This is Life, Based on a True Story  

Waiting for something better

One of my favourite writing topics is relationships. It’s something everyone can relate to and there seems to be no definitive right or wrong advice.

What works for one person may not for the other.

My friends and I tend to discuss our relationships ad nauseam. Whether we’re married, single or in an “it’s complicated” situation, there’s always tons of material to laugh about, stress over and advise upon.

This column is the result of an evening out with a newly single friend. Her marriage started falling apart a few years ago. My friend and her husband took turns fighting for it, but they couldn’t seem to get in sync with one another, despite doing everything “right.”

They went to counselling numerous times – both as individuals and as a couple. But it was to no avail.

They have mutually agreed to separate and are going through the motions of figuring out housing, kids’ schedules and who gets the silverware they received as a wedding present.

My friend is a myriad of emotions – happy one moment and in tears the next. She questions her motives, his motives and how the kids will handle their new lives.

She’s dabbled with thoughts of trying to resurrect her marriage, but then falls apart when she remembers the conversation she had with her husband that ended it.

Her life is a parody of the devil on one shoulder, angel on the other; filled with decisions she’s made and ones she has yet to make.

She recently made the jump into the dating pool – by doing what the vast majority of singles do – she signed up for an online dating site.

There’s a lot out there to choose from and she didn’t know anything about any of them – only what she’d heard. And one person’s good experience was often another’s horrible.

To be fair, she only went onto one to get a feel for it and to see if this was how she wanted to proceed. She wasn’t even sure she was ready to start dating again.

Her naivete in this venture made me laugh. She’s gorgeous – both from a physical standpoint and an intellectual one.  It didn’t take long – like maybe five minutes – before she was receiving messages and “winks” on her picture from interested suitors.

One of the men who contacted her was someone she knew from her school days. She followed up with him and they’ve since re-established a friendship. She says she’s interested in possibly pursuing more with him – and he gives off the same vibes to her.

But this is where she gets confused. And admittedly, I am too.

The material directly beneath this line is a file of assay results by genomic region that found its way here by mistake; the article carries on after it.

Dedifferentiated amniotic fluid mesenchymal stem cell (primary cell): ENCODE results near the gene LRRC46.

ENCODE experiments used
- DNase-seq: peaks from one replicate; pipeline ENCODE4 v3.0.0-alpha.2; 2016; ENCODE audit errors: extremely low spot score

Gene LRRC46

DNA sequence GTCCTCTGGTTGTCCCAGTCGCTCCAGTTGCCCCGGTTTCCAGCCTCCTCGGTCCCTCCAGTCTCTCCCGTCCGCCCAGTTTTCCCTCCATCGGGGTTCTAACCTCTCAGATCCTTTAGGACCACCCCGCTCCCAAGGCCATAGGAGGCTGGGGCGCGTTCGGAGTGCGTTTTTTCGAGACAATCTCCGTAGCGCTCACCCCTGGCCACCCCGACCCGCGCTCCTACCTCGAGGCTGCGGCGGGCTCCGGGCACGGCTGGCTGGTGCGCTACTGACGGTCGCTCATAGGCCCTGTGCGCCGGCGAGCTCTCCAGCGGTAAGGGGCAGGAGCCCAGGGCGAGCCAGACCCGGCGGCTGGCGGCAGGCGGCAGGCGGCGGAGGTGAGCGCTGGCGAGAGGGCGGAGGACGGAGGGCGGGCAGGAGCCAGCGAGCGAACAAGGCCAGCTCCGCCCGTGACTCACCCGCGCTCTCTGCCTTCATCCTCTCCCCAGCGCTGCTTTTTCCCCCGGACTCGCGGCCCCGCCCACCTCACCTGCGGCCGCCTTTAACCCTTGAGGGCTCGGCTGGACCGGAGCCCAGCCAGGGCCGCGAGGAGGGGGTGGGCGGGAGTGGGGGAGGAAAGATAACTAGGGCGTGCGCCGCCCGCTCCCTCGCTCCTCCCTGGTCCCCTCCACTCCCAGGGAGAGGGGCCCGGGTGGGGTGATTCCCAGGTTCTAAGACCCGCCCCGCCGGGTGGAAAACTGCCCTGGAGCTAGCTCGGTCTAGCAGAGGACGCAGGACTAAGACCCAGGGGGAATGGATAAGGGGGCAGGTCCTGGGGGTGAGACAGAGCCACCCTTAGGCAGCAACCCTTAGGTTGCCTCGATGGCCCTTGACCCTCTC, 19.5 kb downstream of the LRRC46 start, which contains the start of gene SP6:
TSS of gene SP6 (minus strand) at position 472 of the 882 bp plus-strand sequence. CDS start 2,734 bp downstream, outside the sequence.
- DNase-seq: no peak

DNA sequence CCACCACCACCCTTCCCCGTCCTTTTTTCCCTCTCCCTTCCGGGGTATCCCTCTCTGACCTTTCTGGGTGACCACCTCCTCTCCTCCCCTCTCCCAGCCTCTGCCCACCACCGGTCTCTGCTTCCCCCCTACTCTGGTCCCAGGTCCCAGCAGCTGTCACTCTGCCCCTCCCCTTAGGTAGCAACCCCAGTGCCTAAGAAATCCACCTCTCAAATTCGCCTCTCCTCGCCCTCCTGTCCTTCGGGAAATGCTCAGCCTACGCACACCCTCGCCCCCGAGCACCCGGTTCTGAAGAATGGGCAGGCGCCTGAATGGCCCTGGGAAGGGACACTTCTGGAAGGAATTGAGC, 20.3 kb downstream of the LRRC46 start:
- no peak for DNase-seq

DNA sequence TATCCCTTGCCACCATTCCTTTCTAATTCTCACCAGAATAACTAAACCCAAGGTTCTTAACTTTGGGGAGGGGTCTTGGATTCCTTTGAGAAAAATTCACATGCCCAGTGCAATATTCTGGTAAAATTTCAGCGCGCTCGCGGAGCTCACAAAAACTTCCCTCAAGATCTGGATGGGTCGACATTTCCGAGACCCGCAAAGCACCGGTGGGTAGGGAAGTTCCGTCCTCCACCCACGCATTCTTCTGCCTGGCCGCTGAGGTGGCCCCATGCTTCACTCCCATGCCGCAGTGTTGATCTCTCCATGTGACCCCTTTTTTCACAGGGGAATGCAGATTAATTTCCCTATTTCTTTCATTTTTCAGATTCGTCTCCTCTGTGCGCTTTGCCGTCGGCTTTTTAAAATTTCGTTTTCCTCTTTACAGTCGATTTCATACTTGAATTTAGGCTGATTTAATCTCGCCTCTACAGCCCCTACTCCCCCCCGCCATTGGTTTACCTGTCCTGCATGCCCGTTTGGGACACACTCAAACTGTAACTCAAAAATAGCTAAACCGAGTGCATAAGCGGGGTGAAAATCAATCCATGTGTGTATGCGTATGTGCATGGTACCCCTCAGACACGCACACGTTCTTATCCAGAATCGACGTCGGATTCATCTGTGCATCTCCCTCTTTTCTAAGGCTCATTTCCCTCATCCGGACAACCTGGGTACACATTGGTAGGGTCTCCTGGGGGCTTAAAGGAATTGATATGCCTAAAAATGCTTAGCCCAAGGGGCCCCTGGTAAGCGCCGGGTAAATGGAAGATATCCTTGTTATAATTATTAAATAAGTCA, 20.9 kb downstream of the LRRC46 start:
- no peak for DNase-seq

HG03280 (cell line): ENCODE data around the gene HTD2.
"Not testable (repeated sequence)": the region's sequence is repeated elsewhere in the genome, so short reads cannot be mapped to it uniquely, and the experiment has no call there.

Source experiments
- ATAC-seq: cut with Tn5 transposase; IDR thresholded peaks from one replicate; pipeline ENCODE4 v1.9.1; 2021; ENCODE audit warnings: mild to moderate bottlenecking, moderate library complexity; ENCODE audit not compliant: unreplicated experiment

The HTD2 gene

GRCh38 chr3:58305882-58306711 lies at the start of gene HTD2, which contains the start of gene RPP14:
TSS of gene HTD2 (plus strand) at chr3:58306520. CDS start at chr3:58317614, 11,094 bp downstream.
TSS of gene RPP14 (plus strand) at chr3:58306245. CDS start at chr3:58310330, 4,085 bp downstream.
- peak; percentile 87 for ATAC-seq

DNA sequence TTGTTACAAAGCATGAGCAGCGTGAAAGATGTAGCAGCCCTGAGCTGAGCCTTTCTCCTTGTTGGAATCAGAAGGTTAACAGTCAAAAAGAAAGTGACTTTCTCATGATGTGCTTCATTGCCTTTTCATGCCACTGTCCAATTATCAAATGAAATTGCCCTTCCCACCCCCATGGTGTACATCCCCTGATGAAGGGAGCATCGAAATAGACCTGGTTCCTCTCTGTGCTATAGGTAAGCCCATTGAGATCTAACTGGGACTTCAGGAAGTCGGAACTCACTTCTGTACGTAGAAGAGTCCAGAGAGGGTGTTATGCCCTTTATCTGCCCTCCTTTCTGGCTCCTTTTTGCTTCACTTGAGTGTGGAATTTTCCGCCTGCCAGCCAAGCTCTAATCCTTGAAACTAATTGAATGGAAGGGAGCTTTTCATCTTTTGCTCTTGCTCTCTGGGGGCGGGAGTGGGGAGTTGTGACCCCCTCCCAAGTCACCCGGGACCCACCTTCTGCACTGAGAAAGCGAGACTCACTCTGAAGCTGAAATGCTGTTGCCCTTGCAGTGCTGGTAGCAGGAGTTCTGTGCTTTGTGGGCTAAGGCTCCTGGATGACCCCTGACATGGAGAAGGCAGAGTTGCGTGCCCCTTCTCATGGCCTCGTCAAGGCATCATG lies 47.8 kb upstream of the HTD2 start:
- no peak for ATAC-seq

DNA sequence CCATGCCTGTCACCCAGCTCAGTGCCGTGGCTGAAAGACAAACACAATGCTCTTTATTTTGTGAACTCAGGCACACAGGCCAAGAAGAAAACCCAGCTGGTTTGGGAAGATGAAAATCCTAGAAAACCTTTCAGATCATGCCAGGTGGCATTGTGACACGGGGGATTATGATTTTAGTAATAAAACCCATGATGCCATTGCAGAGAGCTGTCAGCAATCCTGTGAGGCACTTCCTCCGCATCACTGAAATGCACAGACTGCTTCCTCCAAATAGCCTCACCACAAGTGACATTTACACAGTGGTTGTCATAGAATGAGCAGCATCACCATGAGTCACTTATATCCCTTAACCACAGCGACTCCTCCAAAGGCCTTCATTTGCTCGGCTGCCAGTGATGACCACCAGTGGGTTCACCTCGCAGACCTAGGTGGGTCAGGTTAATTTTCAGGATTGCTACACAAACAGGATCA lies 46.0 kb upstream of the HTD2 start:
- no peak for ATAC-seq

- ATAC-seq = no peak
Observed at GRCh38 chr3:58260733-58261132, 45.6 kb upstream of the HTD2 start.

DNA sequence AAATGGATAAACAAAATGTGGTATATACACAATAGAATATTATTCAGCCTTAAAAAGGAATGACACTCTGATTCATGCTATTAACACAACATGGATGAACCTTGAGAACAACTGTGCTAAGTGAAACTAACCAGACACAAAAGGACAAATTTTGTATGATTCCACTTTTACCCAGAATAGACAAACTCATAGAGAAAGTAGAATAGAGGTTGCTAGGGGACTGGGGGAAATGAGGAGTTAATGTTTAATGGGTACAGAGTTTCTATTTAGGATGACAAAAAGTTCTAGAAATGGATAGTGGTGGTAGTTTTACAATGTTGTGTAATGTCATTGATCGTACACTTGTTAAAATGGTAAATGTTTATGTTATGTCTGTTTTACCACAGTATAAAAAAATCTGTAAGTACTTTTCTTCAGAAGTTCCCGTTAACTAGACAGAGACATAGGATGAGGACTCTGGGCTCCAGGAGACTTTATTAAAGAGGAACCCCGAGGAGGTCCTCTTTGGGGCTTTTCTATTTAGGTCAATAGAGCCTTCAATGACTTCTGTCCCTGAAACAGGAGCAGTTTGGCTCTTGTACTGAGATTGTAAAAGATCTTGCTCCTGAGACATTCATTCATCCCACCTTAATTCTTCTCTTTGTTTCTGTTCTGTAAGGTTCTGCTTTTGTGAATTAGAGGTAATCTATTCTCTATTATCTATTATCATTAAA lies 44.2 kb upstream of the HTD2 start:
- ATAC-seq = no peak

They’ve met a few times in person and text throughout each day. Everything’s a go when they’re together. But then after, he doesn’t respond to her texts —often till hours later, if then. She can see he’s received and read them, then when he finally replies, he’s evasive and short.

Apparently, it’s some sort of unwritten, secret “code” that everyone (but her) knows — you don’t want to sound too eager.

Her argument is yes, of course, she’s eager to meet and chat with him. Why does that have to be a bad thing?

She goes on to say that at her age of 40, she’s not interested in games. She’s focused on rebuilding her life and moving forward. She’s not looking for someone to take care of her — she can do that herself. She just wants a willing sidekick to go through life with.

I have to agree with her. My reasoning behind what she’s experiencing is this: at our age (40-something), we’ve all experienced love, loss and new beginnings — whether by our own choice or not.

Now we’re out in this big, confusing world of dating again — except we’re older and have kids in the mix. Plus, we tend to communicate from behind a keyboard — the very thing we love to criticize the younger generations for. 

But it’s still exciting and new and a much-needed reprieve from the real life struggles we just went through.

Many of us don’t want to make the same mistakes or re-experience what we just came out of in terms of relationships. So we’re cautious. We tread slowly. And … we’re inundated with other possibilities.

Sadly, it’s too easy now for anyone doing online dating, to not only see you, but continue to watch and wait for the next best thing. The whole philosophy of playing it cool and there’s always someone else out there, is hindering our abilities to make sincere connections with each other.

That, in turn, seems to make us play the games we all have no interest in, yet still take part in. I for one, think it’s ridiculous.

If you’re interested, then go with it. Stop waiting to see if someone better comes across your screen; just turn the screen off. You can’t fully expect to get to know someone if you’re still swiping left or right. 

Everything online, from shoes to relationships, gives us more options than has ever been available to generations past. It doesn’t mean you have to partake.

I find it odd that in a time when people complain about how hard it is to maintain human contact, we purposely sabotage the good contacts we do make — hoping, waiting and anticipating the next best thing — that may in fact, never happen.

Thanks for reading.


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About the Author

Tanya Gunderson has been writing for the heck of it for many years. Her inspiration comes from her kids, their friends and the craziness of life. She takes great pleasure in exposing life for what it really is and has an open-book approach to her writing.

Her formal education and background include a blink-and-you miss-it stint in the radio and television industry, but it gave her an opportunity to write professionally on a few different occasions.

Email: [email protected]



The views expressed are strictly those of the author and not necessarily those of Castanet. Castanet does not warrant the contents.

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